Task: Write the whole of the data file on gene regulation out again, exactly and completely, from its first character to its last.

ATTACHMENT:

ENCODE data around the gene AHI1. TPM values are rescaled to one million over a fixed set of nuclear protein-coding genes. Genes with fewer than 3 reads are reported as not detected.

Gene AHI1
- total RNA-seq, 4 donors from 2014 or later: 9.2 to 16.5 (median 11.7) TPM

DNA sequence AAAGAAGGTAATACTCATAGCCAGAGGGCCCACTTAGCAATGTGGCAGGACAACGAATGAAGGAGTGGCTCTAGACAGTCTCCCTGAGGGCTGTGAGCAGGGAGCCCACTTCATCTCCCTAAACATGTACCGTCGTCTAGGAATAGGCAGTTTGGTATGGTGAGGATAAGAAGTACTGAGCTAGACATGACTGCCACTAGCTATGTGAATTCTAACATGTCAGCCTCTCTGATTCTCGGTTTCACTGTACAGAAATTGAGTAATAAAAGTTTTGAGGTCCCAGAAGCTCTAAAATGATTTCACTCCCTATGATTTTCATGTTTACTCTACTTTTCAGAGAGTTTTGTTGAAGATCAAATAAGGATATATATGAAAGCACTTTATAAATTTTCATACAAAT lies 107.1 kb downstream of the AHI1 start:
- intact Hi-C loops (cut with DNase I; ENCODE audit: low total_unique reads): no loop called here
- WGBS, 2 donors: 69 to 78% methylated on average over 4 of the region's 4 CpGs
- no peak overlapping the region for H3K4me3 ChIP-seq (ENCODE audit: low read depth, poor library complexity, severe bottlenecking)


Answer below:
ENCODE data around the gene AHI1. TPM values are rescaled to one million over a fixed set of nuclear protein-coding genes. Genes with fewer than 3 reads are reported as not detected.

Gene AHI1
- total RNA-seq, 4 donors from 2014 or later: 9.2 to 16.5 (median 11.7) TPM

DNA sequence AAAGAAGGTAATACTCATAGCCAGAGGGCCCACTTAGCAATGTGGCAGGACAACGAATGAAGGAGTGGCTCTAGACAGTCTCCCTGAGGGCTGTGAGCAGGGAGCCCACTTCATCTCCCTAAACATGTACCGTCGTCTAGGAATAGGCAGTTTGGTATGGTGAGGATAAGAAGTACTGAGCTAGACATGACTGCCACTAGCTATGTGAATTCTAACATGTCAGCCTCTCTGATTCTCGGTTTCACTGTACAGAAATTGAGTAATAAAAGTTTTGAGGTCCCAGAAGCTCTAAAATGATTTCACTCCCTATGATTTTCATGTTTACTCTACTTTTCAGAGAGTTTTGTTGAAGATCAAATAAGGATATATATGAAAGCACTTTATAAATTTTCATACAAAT lies 107.1 kb downstream of the AHI1 start:
- intact Hi-C loops (cut with DNase I; ENCODE audit: low total_unique reads): no loop called here
- WGBS, 2 donors: 69 to 78% methylated on average over 4 of the region's 4 CpGs
- no peak overlapping the region for H3K4me3 ChIP-seq (ENCODE audit: low read depth, poor library complexity, severe bottlenecking)